Balancing pleasure and health
Our eating habits are often based on accepted wisdom without scientific basis. Researchers are now trying to sort the facts from the myths.
In Europe around 700 million mouths are fed every day, and those mouths are picky. Not only do we want safe, cheap and varied meals, but they have to be tasty and preferably quick to serve in our fast-paced world. Tasty food, however, is often fatty and sugary. This, coupled with evermore sedentary lifestyles, means that more than half of Europeans are overweight, and more than 20% are obese, according to the World Health Organization.
Weight management is all about balancing calories consumed with calories burned, and clearly many of us could exercise more to tip the scales in our favour. But concentrating on physical activity alone misses half the picture. Although many consumers now choose lean meat, vegetables and other foods high in dietary fibres to keep trim, a 2015 report by FoodDrinkEurope found that what we crave most from our food is pleasure, which is what drives the €2.8 billion spent annually on R&D in the European food sector.
So how can we reconcile the trend towards pleasurable foods with the need for healthy, nutritious diets? Do we simply make healthy foods more pleasurable, and pleasurable “naughty” treats more healthy? As with most things in life, the real solution to smart eating is more complicated, involving cutting-edge research from Europe’s top scientists.
The proof is in the milk
Take milk as an example. For decades governments worldwide have promoted its health benefits. Unless you were lactose intolerant, milk was good for you whatever your age, size, shape or background. But where was the evidence?
Completed in 2012, NutriChip was a Swiss research project that sought to prove this fact once and for all. It was conducted by a multidisciplinary team led by Martin Gijs of École Polytechnique Fédérale de Lausanne (EPFL) and Agroscope, the Swiss centre for agricultural research.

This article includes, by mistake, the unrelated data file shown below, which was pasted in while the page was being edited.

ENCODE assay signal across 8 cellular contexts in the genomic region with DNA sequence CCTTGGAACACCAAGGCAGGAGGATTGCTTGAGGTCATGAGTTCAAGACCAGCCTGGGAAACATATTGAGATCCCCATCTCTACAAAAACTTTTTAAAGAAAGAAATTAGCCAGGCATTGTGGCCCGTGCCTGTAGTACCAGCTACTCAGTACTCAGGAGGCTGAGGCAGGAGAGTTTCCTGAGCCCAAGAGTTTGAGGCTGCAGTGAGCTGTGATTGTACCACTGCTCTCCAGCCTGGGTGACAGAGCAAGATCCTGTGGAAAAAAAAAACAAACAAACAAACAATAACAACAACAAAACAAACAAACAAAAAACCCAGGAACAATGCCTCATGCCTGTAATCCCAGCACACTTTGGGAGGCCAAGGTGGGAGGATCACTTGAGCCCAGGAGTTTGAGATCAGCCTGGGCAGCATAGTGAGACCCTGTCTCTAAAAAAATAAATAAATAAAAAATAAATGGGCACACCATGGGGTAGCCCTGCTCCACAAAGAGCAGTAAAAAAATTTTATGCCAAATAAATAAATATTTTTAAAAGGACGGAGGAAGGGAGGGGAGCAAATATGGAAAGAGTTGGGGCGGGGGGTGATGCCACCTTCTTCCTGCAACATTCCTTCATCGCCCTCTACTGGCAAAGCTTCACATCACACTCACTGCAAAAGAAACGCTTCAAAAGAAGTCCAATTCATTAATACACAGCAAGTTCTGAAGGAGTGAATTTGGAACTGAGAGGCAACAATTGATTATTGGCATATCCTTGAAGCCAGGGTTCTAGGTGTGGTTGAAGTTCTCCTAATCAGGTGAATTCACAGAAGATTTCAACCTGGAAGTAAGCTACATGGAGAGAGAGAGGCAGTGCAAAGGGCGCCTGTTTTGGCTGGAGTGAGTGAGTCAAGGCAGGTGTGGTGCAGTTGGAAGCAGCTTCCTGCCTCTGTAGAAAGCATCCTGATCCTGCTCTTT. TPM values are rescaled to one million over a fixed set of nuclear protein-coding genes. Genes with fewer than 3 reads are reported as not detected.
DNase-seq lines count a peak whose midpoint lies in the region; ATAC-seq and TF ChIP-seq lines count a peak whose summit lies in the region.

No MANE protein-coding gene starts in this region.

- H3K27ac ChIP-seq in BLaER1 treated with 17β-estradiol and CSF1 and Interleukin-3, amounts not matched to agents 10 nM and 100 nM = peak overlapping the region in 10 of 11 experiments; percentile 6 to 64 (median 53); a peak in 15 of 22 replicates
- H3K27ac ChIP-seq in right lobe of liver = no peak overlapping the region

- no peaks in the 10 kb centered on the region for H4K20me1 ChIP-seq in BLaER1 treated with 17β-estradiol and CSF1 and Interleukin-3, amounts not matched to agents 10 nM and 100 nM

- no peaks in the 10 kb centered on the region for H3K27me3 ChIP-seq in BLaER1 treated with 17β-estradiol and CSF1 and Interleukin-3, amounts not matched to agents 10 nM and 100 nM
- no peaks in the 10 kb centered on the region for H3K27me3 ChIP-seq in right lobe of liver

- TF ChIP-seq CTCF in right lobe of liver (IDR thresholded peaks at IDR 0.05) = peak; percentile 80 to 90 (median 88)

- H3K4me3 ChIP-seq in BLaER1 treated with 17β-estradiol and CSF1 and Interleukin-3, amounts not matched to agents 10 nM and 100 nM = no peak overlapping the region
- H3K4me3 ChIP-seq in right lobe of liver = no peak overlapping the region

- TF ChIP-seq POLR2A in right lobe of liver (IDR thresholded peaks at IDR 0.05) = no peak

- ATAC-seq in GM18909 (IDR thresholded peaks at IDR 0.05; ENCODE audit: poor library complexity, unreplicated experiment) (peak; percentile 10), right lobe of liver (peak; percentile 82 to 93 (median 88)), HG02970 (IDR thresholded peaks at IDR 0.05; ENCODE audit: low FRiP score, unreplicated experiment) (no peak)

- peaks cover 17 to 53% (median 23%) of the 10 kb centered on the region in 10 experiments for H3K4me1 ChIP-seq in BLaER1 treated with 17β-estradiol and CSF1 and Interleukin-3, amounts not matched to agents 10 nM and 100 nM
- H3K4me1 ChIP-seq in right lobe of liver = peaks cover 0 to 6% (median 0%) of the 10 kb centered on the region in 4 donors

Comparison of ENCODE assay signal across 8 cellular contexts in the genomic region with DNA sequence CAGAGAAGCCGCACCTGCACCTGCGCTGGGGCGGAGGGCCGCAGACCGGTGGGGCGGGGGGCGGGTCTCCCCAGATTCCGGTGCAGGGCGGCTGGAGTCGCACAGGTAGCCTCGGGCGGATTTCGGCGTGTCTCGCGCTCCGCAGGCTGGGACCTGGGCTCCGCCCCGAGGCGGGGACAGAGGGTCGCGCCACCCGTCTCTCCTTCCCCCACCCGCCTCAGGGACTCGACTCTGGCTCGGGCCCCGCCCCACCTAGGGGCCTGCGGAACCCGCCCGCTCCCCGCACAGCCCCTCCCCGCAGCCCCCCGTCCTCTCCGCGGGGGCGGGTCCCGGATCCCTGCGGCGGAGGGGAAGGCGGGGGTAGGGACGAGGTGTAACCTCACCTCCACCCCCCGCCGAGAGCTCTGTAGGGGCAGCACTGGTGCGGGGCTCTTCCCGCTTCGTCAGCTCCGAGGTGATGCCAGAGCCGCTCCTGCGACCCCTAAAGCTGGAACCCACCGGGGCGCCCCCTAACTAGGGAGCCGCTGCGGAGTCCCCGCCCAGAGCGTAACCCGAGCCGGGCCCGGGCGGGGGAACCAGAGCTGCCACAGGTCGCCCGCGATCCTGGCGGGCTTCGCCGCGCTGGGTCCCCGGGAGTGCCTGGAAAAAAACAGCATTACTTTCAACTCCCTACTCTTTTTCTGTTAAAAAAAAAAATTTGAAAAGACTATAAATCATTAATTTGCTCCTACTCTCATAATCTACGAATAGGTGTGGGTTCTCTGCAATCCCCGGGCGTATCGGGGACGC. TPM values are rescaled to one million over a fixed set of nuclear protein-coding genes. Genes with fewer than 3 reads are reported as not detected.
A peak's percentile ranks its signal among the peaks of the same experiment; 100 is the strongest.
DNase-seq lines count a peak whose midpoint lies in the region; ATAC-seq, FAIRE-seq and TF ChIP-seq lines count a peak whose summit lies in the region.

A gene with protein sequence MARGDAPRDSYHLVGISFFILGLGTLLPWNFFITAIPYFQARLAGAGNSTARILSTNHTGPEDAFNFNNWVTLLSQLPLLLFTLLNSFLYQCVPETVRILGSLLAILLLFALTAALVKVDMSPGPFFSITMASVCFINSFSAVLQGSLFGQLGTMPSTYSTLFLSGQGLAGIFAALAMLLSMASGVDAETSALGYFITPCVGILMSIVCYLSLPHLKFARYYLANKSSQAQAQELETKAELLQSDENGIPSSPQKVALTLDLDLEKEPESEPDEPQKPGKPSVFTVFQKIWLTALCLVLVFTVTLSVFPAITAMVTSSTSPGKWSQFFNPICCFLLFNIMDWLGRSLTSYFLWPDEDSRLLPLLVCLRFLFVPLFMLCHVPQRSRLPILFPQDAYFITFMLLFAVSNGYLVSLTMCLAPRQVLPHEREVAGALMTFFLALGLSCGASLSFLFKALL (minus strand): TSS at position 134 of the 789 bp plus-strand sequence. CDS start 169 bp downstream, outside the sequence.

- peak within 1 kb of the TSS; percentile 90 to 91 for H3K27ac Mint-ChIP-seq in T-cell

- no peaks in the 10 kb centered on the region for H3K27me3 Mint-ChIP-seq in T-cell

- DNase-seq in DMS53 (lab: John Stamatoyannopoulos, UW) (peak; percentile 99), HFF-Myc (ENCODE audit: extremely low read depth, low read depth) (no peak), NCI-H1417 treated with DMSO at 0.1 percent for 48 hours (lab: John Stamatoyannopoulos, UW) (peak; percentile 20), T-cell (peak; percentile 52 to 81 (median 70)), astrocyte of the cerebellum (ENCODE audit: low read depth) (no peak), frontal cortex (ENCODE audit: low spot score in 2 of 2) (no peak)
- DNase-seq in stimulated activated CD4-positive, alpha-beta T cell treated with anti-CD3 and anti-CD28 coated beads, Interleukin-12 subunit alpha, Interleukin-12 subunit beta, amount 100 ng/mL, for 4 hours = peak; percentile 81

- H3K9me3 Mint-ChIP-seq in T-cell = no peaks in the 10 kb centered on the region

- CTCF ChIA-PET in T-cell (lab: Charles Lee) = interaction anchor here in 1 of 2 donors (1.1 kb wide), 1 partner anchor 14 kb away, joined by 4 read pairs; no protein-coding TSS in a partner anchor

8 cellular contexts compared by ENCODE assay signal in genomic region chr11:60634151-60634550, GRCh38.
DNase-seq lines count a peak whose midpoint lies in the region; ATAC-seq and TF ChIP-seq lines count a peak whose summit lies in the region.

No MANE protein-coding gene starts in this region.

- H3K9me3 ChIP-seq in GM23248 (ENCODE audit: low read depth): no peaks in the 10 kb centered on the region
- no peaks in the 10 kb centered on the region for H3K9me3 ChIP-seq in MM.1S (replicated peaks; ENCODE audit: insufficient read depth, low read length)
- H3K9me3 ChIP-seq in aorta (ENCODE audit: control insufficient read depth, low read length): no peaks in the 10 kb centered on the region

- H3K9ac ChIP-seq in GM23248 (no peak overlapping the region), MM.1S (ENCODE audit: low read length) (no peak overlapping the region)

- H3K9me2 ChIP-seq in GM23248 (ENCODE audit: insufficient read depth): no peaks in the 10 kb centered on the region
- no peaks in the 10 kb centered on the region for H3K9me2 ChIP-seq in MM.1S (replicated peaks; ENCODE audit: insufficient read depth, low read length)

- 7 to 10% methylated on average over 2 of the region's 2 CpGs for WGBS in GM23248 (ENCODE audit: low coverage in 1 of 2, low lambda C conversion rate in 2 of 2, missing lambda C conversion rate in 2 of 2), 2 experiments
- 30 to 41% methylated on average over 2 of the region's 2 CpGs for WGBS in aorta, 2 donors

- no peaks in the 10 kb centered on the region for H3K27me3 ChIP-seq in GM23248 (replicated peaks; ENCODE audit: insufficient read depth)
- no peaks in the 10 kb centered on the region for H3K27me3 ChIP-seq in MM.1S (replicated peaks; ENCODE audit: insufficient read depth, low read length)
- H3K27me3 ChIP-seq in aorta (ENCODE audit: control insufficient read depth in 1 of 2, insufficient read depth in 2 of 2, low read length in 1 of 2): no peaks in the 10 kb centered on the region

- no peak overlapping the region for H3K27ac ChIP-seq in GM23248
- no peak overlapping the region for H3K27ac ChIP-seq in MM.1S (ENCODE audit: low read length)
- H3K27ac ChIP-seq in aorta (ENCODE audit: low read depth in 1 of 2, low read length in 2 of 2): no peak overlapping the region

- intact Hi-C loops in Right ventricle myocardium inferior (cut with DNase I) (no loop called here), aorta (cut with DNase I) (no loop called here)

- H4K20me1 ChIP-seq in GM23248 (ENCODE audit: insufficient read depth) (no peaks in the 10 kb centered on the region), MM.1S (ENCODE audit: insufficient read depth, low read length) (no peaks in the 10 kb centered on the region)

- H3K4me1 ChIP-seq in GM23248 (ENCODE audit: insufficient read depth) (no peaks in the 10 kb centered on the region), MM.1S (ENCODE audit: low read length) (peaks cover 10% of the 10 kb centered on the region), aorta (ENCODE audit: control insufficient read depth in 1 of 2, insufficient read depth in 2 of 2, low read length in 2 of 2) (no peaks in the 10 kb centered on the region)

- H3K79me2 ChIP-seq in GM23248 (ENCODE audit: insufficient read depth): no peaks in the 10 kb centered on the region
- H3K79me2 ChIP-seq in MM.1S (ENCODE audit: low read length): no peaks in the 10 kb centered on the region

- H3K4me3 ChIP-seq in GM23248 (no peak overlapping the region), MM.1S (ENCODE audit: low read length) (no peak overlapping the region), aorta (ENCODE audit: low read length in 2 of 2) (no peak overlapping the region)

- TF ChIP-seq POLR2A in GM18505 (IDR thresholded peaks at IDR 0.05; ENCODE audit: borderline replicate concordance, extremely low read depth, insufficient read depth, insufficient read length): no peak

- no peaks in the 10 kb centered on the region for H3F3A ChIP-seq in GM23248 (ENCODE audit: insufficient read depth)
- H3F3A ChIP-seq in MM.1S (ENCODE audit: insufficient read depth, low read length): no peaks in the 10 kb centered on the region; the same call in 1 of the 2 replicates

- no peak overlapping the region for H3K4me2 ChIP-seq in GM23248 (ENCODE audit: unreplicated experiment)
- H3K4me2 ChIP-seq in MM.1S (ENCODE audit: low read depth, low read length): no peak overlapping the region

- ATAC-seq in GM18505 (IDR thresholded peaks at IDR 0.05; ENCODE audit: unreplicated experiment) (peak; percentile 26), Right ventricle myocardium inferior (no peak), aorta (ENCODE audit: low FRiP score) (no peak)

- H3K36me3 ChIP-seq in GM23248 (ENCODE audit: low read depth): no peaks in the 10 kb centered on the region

Despite its simple aim, NutriChip was an ambitious project, requiring the researchers to grow a layer of cells on a membrane within a novel device. Mimicking the cell layer in the intestines through which food is transported into the bloodstream, NutriChip essentially created one of the world’s first “guts-on-a-chip”.
However, while technologically groundbreaking – inspiring others to aim for multiple organs on a chip, called “human-on-a-chip” – the results from the study did not match those on humans. Fascinatingly, Gijs and his team instead uncovered fundamental limitations in the organ-on-a-chip approach: “It’s a very vulnerable model that doesn’t have the regenerational capabilities of a true biological system, so if you’re too aggressive with these cells they will simply die, limiting their use.”
Far from downhearted, Gijs is now taking a different approach he believes holds more promise: “I’m now interested in using animals-on-a-chip,” he says. With the roundworm Caenorhabditis elegans, instead of working “with very simplified models”, Gijs has complete biological systems with intestines at his disposal. “We can culture them on a chip, give them different foods, drugs or chemical compounds and see how they react,” he says.
Even better, because C. elegans is transparent and many mutants and disease models exist in it, Gijs can study these creatures in vivo and watch, for example, how fluorescence develops in the organ of interest. Perhaps this animal-on-a-chip approach will even one day illuminate milk’s enigmatic beneficial effects.
Chicken or beef tonight?
Another accepted truth is that chicken is healthier than beef. Not always, according to mouse model studies, which suggest that some mice gain more weight from chicken than from beef. In fact, similar investigations have been conducted showing that two people following the exact same diet can end up with wildly contrasting health outcomes. It all boils down to genes, with the rapidly evolving field of nutrigenomics offering unprecedented insights into how diets affect different people in different ways. At the forefront of this field is Peter Løngreen of the Centre for Biological Sequence Analysis at the Technical University of Denmark (DTU).